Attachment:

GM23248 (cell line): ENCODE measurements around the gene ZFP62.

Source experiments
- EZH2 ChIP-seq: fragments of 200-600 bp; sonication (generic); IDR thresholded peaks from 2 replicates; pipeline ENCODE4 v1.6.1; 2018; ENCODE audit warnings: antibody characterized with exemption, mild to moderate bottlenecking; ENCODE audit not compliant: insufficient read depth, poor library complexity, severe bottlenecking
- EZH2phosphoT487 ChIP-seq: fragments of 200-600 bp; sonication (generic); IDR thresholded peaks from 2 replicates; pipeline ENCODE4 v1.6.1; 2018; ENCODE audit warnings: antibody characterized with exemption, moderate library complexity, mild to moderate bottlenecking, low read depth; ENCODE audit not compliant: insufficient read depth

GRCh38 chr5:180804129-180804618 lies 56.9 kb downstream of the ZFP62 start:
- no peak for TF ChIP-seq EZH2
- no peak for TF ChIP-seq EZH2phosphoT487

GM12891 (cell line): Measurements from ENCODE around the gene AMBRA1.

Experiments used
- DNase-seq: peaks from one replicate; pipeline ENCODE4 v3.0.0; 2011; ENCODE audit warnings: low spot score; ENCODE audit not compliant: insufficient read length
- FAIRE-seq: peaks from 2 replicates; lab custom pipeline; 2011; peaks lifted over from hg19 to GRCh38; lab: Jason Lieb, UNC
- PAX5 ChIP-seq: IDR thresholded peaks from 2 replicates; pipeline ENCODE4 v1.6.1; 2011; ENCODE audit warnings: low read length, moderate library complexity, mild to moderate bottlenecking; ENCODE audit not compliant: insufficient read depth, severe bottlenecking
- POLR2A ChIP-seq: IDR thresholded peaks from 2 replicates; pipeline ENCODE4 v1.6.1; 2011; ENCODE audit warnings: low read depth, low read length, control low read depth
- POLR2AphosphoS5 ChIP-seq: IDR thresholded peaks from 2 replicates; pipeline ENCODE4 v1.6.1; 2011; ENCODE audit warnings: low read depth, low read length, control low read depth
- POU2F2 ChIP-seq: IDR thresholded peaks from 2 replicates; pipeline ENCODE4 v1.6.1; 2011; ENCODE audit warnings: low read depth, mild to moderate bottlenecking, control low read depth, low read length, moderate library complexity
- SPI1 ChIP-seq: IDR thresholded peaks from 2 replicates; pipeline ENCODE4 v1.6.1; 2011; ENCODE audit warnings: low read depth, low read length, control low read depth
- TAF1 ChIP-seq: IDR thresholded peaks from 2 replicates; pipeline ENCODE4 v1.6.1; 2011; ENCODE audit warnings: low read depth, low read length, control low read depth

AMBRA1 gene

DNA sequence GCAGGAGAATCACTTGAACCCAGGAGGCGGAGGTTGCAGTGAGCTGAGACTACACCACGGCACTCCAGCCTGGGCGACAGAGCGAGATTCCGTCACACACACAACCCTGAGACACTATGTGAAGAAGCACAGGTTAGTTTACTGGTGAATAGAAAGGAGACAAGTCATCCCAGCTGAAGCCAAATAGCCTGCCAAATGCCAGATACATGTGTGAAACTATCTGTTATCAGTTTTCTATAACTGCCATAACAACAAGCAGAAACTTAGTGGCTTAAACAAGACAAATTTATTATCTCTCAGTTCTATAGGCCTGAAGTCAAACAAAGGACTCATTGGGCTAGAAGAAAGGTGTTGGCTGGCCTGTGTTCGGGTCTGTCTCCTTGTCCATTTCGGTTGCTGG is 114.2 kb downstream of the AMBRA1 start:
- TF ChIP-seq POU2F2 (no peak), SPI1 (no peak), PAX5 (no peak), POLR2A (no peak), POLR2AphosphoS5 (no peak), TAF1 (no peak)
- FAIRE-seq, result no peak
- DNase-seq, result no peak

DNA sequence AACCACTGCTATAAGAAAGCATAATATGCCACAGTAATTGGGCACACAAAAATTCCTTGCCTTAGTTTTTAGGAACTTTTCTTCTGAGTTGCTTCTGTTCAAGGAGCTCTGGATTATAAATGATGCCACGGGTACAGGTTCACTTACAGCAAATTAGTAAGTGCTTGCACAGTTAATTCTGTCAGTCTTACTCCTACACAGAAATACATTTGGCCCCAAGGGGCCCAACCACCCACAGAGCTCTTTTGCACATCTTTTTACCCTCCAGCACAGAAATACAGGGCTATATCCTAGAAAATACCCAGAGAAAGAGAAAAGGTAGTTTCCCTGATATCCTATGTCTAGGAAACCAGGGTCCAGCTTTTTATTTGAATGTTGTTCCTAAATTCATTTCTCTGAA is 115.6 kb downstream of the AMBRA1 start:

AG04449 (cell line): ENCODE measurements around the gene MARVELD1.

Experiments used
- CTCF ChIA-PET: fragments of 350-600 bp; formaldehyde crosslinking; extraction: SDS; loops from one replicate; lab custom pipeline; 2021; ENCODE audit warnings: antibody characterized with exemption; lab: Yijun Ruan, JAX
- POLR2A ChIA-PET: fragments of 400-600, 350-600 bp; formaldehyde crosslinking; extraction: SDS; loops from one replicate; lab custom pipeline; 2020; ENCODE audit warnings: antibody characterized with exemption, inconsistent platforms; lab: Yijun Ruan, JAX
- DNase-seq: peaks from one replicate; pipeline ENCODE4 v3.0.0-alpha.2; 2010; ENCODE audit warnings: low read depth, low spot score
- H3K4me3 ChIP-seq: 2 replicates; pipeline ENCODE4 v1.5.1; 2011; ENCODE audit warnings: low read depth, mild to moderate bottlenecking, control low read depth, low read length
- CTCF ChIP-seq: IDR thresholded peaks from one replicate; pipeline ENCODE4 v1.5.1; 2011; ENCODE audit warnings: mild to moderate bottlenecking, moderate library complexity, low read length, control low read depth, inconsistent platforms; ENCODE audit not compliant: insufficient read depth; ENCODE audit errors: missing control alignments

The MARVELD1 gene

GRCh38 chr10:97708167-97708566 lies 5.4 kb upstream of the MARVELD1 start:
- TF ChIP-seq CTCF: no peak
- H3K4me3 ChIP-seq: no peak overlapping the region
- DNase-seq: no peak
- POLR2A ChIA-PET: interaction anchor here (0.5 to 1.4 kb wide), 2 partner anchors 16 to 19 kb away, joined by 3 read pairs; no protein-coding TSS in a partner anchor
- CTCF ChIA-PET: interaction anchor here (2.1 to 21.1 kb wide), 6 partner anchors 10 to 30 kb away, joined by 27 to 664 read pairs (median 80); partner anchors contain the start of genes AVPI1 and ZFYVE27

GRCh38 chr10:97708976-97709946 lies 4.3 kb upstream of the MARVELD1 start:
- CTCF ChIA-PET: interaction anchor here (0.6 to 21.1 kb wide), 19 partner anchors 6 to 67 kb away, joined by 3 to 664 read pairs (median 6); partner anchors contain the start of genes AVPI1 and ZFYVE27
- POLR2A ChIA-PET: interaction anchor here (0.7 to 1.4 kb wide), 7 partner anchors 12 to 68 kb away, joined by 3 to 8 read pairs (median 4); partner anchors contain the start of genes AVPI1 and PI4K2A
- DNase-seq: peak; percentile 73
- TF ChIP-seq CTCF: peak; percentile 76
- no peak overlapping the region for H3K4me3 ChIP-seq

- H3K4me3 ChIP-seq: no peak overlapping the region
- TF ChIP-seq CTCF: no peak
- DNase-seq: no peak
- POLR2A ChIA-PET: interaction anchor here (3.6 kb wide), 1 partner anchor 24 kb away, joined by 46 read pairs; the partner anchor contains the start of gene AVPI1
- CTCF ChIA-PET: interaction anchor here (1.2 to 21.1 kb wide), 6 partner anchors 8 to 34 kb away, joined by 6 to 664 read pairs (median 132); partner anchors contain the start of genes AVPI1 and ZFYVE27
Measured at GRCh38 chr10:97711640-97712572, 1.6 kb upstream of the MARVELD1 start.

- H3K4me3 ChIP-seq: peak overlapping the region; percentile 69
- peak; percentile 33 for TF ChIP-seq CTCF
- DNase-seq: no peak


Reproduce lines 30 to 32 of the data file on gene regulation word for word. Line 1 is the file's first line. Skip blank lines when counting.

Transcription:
- CTCF ChIP-seq: IDR thresholded peaks from one replicate; pipeline ENCODE4 v1.5.1; 2011; ENCODE audit warnings: mild to moderate bottlenecking, moderate library complexity, low read length, control low read depth, inconsistent platforms; ENCODE audit not compliant: insufficient read depth; ENCODE audit errors: missing control alignments

The MARVELD1 gene

GRCh38 chr10:97708167-97708566 lies 5.4 kb upstream of the MARVELD1 start: